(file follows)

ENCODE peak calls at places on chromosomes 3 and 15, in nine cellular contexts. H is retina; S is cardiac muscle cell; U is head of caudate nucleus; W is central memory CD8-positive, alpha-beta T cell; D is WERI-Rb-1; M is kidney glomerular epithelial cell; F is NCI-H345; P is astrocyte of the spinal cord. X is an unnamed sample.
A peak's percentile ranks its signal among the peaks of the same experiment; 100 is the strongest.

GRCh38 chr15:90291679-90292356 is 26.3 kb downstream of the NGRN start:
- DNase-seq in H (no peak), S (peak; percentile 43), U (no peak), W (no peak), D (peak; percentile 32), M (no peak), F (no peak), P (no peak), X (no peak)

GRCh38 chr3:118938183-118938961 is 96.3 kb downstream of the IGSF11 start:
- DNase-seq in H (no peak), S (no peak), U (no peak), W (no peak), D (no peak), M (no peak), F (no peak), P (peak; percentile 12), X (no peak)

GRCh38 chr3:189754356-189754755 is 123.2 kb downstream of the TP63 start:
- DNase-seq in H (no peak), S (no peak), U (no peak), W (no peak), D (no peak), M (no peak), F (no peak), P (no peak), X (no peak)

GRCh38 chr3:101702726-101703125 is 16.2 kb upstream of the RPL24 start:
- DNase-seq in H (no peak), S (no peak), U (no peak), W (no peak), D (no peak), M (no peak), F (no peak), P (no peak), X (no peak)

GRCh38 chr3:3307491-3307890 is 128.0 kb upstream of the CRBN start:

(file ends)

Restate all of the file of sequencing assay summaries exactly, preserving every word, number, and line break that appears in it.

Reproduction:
ENCODE peak calls at places on chromosomes 3 and 15, in nine cellular contexts. H is retina; S is cardiac muscle cell; U is head of caudate nucleus; W is central memory CD8-positive, alpha-beta T cell; D is WERI-Rb-1; M is kidney glomerular epithelial cell; F is NCI-H345; P is astrocyte of the spinal cord. X is an unnamed sample.
A peak's percentile ranks its signal among the peaks of the same experiment; 100 is the strongest.

GRCh38 chr15:90291679-90292356 is 26.3 kb downstream of the NGRN start:
- DNase-seq in H (no peak), S (peak; percentile 43), U (no peak), W (no peak), D (peak; percentile 32), M (no peak), F (no peak), P (no peak), X (no peak)

GRCh38 chr3:118938183-118938961 is 96.3 kb downstream of the IGSF11 start:
- DNase-seq in H (no peak), S (no peak), U (no peak), W (no peak), D (no peak), M (no peak), F (no peak), P (peak; percentile 12), X (no peak)

GRCh38 chr3:189754356-189754755 is 123.2 kb downstream of the TP63 start:
- DNase-seq in H (no peak), S (no peak), U (no peak), W (no peak), D (no peak), M (no peak), F (no peak), P (no peak), X (no peak)

GRCh38 chr3:101702726-101703125 is 16.2 kb upstream of the RPL24 start:
- DNase-seq in H (no peak), S (no peak), U (no peak), W (no peak), D (no peak), M (no peak), F (no peak), P (no peak), X (no peak)

GRCh38 chr3:3307491-3307890 is 128.0 kb upstream of the CRBN start: